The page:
Crimson peak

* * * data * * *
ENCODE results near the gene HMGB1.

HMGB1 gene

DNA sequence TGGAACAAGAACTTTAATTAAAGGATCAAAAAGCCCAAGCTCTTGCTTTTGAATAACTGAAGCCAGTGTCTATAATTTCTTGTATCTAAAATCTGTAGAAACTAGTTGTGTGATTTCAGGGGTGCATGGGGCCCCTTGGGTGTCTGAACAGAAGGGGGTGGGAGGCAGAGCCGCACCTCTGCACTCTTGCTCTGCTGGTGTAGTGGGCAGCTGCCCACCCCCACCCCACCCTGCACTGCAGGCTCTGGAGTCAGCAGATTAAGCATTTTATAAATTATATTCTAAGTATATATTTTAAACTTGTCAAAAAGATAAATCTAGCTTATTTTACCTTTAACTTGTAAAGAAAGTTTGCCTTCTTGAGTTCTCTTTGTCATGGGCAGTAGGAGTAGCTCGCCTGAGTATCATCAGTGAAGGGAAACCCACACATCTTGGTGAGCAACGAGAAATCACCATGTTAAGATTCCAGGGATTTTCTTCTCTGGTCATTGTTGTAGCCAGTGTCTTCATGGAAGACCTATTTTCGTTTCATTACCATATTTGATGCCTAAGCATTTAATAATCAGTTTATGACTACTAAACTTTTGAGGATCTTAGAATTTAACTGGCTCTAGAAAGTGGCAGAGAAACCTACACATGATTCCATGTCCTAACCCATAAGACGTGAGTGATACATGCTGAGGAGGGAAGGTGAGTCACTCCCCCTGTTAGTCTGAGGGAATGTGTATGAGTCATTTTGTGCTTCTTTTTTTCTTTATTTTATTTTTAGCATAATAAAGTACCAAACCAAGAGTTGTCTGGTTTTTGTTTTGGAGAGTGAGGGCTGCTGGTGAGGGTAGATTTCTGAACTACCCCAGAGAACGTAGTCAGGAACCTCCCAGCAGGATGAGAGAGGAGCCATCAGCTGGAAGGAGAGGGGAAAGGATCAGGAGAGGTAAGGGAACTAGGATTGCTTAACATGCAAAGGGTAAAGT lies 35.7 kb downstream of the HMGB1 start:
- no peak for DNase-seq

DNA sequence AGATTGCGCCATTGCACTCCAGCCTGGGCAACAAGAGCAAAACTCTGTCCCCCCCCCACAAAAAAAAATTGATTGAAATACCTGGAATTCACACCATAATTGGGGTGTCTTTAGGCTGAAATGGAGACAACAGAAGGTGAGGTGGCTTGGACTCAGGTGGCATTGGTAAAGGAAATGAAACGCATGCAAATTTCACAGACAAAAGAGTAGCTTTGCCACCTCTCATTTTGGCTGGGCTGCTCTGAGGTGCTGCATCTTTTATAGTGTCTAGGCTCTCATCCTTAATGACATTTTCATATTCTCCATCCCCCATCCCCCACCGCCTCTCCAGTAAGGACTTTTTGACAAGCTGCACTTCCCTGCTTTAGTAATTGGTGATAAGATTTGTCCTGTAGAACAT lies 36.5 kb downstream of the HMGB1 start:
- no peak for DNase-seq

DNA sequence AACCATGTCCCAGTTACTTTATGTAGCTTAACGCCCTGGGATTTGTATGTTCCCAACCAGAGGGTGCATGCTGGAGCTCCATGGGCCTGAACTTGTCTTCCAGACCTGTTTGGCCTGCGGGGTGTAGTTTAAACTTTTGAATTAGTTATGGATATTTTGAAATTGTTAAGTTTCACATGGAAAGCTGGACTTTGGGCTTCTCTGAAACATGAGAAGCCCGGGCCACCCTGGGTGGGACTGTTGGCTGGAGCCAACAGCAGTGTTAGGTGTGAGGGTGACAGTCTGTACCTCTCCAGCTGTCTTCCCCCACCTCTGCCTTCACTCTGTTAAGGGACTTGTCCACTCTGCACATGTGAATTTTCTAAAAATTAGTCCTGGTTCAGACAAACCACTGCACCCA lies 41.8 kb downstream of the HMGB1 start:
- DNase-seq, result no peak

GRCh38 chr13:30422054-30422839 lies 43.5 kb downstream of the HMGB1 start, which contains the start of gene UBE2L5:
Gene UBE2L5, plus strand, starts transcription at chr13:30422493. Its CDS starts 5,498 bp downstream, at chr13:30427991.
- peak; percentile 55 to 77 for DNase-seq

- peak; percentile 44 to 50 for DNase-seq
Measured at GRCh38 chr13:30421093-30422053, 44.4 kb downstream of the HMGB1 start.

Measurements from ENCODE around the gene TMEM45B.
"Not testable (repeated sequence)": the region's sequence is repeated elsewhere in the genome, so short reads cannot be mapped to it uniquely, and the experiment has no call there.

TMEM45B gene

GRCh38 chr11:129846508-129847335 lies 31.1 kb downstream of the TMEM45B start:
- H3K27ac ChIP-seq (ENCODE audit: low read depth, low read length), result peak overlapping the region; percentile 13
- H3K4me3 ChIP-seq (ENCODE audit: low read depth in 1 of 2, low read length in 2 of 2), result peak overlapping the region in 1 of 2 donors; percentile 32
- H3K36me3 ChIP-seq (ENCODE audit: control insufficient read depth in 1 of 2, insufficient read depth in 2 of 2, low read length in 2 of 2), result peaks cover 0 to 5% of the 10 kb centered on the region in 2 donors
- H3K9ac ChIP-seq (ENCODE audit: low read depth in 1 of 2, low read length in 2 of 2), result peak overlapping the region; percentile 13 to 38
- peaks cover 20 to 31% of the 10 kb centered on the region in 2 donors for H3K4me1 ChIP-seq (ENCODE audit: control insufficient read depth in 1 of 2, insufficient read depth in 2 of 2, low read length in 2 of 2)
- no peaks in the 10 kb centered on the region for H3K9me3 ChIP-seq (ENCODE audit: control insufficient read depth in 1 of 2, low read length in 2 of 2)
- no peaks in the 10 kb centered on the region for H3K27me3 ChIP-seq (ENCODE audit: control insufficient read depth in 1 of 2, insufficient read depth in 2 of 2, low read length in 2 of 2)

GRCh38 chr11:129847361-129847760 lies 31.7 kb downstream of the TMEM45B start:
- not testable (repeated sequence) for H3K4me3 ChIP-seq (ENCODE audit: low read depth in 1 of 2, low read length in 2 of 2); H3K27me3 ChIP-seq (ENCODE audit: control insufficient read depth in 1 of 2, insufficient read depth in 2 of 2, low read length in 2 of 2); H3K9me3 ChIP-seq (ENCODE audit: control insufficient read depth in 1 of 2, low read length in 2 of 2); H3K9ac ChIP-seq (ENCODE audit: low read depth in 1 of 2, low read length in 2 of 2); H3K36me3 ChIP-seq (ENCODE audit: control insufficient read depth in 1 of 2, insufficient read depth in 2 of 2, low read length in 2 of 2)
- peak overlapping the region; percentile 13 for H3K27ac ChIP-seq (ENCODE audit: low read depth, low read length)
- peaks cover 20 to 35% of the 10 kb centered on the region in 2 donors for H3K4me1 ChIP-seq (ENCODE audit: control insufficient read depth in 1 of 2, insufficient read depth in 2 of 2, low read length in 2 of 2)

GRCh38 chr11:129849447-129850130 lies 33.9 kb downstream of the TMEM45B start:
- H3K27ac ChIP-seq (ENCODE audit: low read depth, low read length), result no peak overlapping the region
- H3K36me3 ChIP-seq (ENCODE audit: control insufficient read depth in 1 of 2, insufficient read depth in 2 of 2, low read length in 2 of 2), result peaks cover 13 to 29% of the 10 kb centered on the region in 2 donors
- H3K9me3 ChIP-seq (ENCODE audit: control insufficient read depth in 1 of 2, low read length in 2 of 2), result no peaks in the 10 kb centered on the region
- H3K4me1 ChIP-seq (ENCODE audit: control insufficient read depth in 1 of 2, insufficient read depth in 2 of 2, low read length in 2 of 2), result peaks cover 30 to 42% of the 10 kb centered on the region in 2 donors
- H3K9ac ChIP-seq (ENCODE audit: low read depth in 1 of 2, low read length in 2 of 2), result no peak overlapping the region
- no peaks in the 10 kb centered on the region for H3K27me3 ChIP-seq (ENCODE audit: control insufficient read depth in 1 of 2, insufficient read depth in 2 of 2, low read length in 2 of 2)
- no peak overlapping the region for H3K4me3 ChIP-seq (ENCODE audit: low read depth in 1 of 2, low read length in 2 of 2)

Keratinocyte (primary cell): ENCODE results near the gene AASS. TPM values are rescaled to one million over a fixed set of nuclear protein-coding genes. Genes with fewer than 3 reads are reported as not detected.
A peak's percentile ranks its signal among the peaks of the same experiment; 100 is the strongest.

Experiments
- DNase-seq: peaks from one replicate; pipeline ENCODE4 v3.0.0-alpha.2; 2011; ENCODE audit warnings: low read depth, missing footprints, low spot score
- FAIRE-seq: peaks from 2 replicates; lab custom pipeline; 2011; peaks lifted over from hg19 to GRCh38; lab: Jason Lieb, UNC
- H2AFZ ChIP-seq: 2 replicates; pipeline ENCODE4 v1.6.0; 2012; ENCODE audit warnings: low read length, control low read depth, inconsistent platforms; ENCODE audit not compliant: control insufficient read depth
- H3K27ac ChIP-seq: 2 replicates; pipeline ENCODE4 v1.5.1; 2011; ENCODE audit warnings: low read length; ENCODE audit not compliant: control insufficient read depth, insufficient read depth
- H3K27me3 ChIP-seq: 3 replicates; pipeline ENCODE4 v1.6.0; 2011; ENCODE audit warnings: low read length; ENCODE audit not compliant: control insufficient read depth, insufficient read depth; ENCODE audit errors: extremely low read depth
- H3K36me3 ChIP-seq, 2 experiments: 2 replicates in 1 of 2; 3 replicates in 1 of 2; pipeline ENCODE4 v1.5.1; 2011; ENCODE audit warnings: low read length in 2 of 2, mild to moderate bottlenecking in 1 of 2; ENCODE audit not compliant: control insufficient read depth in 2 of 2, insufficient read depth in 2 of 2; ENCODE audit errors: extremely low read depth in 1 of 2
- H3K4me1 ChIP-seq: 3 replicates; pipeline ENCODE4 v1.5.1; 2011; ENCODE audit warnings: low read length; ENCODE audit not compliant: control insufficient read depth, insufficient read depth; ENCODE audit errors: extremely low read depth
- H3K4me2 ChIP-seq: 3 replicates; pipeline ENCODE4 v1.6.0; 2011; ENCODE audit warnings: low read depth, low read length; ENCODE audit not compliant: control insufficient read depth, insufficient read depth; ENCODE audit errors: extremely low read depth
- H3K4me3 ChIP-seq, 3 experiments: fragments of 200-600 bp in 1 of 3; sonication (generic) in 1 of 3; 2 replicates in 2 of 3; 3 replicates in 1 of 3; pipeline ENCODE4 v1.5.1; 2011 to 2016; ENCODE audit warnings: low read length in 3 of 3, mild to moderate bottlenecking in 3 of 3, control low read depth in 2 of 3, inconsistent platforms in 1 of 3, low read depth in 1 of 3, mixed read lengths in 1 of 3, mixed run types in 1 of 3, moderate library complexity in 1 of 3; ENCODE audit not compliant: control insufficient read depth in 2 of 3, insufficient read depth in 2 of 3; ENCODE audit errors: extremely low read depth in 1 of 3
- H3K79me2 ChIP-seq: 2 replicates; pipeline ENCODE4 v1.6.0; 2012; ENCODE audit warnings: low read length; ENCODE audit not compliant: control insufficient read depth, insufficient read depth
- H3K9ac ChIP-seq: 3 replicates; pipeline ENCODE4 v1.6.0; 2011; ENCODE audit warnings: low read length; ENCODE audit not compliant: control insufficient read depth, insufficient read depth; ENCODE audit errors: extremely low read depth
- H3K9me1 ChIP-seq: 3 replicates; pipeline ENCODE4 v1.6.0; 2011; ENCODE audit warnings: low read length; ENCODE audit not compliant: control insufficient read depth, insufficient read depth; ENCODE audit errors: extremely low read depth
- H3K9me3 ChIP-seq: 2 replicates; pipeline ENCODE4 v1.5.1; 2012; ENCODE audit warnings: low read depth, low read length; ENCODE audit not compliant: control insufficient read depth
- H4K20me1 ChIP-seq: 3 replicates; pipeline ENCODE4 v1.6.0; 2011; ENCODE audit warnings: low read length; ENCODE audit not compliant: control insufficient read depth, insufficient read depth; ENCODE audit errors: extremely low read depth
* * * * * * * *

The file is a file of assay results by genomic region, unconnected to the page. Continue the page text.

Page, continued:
Hot off the presses! Every year I try to pick one or two juicy horror films that are still in theaters. As much as I love my home viewing experiences, I still firmly believe in seeing films the way they were meant to be seen – on the big screen. My favorite place in the world to be is in a darkened theater, surrounded by likeminded fans, watching a great movie. And for gothic horror fans, you’ve got an enjoyable experience waiting for you in Crimson Peak. Take advantage of an R-rated, big budget horror film dammit! If you’re a fan of Guillermo Del Toro, you already know what you’re in for. This is Del Toro’s bread and butter. It’s a gorgeous, sumptuous, set designer’s wet dream. Don’t look for over the top scares, but rather a simple, moody, old school, and very old fashioned, horror flick. Well to be honest, it’s less actual “horror”, and more olde tyme “oogity-boogity”. Which is kind of fun and refreshing. The story is simple. The daughter of a wealthy businessman leaves everything she knows behind and travels from America to the UK with a man in which she fell in love. Upon arriving to the house that he shares with his creepy sister, the young woman starts seeing disturbing things, and must slowly unravel the mystery of Crimson Peak. The story isn’t reinventing anything, but rather in fact, almost on purpose retreading on some of the great haunted house flicks of the 50’s, mostly British ones like Hammer. But to be honest, this movie is less about the in’s and out’s of the story, and more about the visuals, the fantastic acting, the spectacle, the metaphors (which Del Toro LOVES), and the overall sensations and vibe of the film. Watching Del Toro work in his over-the-top deep red palette is like taking a wonderfully warm blood bath. He does with red liquid what Dario Argento does with red lighting. It’s just so luscious and rich. The visuals alone in this movie are worth a watch. The story and film alike are definitely more adult oriented, and something tells me that teenage viewers will be bored to tears. But screw them. This is for fans of old school gothic horror. It takes its time. It pulls you in. Yeah, the ghosts themselves are nothing too amazing (although still kinda cool), but to me it’s all about the setting of the house in which they inhabit. The nice touches of how it breathes, and of course bleeds, are amazing. And speaking of bleeding, the red palette is definitely what you come for. Just sit back and let it wash all over you. And lastly I do have to give credit to Del Toro for a few moments of resonate shocking violence that almost come out of nowhere. Where a lot of filmmakers would have gone the PG-13 route, he takes these few moments and goes right for the throat. It works for the story and makes you realize this isn’t child’s play. Crimson Peak may not for everyone, but if you’re looking for a gorgeous, old-school, haunted house flick, I think it’s definitely worthy of a big screen view.


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